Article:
Bellwether Iowa county leans toward Mondale
That still-strong lead that President Reagan has nationally, according to most polls, is nowhere to be seen here in rural Palo Alto County. The reason that fact may be significant is that voters here have been casting their ballots on the winning side in every Presidential election since 1896.Skip to next paragraph
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''I think Reagan has a little edge now, but I don't think it's firm or any real margin,'' concedes Palo Alto County's onetime GOP chairman, Ed Norland. As vice-president of the Iowa Trust and Savings Bank here, he has plenty of first-hand experience with traditionally conservative farmers who are seeking loans or having trouble paying them back.
''It looks very close between Mondale and Reagan, and it could go either way, '' agrees lawyer John D. Brown, Democratic chairman for the county.
But even Walter Mondale's strongest supporters here are skeptical that farmer dissatisfaction with Reagan will result in a Democratic victory here. ''Mondale's got a lot of work to do to cut Reagan's lead,'' says Democrat Mike Flannigan during a lunch break at McNally's Bake Shop in Emmetsburg, where daily discussions around a large table often turn to politics. ''I think he handled himself very well in the debate, but I still think he's got to get tough - there hasn't been enough mudslinging,'' says Lorrie McNally.
Flat Palo Alto County is definitely farming country. Mile after mile of dry, brown corn stalks await harvesting, and radio and television ads reserve their catchiest tunes for feed additives and farm insurance. A lighted sign in front of one of Emmetsburg's banks displays the latest in crop prices (corn $2.67; beans $5.67), where the time and temperature might appear in another city.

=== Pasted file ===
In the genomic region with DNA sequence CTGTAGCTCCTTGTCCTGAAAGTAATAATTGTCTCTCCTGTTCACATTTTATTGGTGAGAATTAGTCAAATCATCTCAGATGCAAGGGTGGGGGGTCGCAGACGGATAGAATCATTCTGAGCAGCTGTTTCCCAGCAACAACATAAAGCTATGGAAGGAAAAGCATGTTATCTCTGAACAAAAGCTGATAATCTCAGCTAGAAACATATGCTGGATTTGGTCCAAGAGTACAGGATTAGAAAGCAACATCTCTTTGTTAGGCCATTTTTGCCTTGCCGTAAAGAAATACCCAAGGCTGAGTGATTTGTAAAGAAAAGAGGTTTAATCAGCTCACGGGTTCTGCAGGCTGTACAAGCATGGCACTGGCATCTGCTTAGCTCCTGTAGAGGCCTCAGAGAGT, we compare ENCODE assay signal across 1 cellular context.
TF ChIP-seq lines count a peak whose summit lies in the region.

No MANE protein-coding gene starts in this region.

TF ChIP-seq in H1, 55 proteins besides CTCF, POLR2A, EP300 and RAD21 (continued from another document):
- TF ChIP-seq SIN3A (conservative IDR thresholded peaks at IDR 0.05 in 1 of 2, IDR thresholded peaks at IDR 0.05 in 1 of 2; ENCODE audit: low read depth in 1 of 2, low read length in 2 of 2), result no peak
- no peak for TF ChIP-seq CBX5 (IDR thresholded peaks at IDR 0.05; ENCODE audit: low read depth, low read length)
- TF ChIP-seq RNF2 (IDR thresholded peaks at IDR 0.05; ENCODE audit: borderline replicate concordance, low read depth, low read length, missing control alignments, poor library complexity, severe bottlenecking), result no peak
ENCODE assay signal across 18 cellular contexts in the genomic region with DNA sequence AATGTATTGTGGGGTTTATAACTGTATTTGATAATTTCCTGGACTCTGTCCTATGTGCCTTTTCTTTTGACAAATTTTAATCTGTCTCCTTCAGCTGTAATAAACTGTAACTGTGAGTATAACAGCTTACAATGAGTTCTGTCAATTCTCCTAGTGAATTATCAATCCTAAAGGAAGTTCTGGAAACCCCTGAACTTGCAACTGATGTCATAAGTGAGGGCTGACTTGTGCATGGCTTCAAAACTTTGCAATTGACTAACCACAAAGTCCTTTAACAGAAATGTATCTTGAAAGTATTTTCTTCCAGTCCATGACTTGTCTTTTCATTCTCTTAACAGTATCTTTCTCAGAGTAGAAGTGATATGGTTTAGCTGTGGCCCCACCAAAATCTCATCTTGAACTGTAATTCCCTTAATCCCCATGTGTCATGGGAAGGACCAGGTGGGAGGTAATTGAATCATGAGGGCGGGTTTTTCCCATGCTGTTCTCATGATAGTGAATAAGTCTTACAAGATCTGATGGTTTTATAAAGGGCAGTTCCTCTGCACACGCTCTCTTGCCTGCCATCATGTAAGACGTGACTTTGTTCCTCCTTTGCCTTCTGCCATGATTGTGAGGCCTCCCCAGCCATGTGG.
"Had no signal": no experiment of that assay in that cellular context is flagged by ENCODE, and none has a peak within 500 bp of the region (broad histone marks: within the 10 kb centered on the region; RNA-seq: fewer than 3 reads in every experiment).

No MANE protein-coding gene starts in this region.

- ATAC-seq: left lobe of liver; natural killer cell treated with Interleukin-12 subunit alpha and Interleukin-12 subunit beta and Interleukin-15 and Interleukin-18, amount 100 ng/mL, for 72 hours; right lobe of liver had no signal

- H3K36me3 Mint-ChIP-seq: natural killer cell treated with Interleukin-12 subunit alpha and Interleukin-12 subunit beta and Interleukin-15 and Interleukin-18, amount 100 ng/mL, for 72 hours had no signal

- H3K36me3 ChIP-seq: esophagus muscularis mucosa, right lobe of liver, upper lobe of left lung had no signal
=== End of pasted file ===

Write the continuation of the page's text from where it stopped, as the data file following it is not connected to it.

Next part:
''We're 100 percent dependent on the farm sector,'' notes John Schad, president and manager of KEMB, Emmetsburg's radio station. ''And farmers aren't out there buying combines or coming into town with the rolls of money you normally see in harvest season.''
While the weather has not been as bad here in the Northwestern part of the state as further south, crop prices have moved lower recently, land values are sharply down, and many farmers, particularly younger ones, are heavily in debt.
''In this county, the farmers will vote for Mondale when it comes right down to it - they're bad enough off financially that they're going to vote for a change,'' insists John P. Kibbie, a former Democratic state senator who farms 800 acres of corn and soybeans near Emmetsburg.
And Dale Schleisman, who owns a cement-and-gravel business in town that once relied on farmers for 85 percent of its business, says he gave Reagan a try in 1980 but won't do it again. ''The poor guy trying to hang on is having a heck of a time, and Reagan hasn't helped.''
It is true that farmers in Palo Alto County complain about Reagan. But they also complain about Mondale and what some see as his free-spending habits. The relative merits of the candidates' rescue packages for farmers rarely come up for discussion. The implication is that votes will be cast on the basis of a broader judgment.
''This is going to be an important election, with the Supreme Court appointments and all,'' says Carl Heldt, a corn and soybean farmer from nearby Mallard, who is having breakfast with other farmers at the Duck Inn there. He will vote for Mr. Reagan, he says. ''I'm a conservative. I couldn't vote liberal and go back to those days.''
Wayne Trug, a corn and soybean farmer sitting next to him at the counter, agrees: ''I'm a Republican - I don't think Mondale has that much to offer.'' But a number of others here insist they are undecided. ''I might change my mind 100 times yet,'' says Bob Hamerlink, who says he is ''dissatisfied'' with both candidates, but will vote for one so that he'll have the ''right'' to complain later.